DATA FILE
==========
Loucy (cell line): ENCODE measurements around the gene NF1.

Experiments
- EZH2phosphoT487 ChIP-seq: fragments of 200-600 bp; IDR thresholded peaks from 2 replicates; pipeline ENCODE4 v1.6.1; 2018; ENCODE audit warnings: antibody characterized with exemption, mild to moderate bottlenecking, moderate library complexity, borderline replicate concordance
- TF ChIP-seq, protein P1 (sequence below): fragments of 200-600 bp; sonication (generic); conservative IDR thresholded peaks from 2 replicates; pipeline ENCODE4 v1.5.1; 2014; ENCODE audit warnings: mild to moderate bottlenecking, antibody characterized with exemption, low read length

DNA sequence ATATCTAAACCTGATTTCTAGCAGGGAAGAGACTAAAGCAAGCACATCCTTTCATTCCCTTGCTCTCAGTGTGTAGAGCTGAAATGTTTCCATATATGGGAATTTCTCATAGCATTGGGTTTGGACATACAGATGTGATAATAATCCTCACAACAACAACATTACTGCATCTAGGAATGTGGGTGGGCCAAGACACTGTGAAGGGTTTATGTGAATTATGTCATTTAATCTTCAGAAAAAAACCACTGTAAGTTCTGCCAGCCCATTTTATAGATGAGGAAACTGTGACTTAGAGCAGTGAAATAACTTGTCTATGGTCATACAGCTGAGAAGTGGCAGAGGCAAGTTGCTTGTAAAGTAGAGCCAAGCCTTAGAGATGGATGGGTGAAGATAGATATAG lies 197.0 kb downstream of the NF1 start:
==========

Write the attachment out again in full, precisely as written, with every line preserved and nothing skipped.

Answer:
Loucy (cell line): ENCODE measurements around the gene NF1.

Experiments
- EZH2phosphoT487 ChIP-seq: fragments of 200-600 bp; IDR thresholded peaks from 2 replicates; pipeline ENCODE4 v1.6.1; 2018; ENCODE audit warnings: antibody characterized with exemption, mild to moderate bottlenecking, moderate library complexity, borderline replicate concordance
- TF ChIP-seq, protein P1 (sequence below): fragments of 200-600 bp; sonication (generic); conservative IDR thresholded peaks from 2 replicates; pipeline ENCODE4 v1.5.1; 2014; ENCODE audit warnings: mild to moderate bottlenecking, antibody characterized with exemption, low read length

DNA sequence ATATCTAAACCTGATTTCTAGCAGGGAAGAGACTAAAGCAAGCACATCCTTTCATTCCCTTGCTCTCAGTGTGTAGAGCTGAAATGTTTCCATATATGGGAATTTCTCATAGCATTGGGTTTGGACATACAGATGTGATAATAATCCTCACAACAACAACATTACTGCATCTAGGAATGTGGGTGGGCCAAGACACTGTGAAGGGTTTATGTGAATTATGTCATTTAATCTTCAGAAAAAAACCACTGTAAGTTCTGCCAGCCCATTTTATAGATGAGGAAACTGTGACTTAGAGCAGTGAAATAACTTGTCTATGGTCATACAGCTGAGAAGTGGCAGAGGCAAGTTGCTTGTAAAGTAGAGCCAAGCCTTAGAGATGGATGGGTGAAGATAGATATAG lies 197.0 kb downstream of the NF1 start: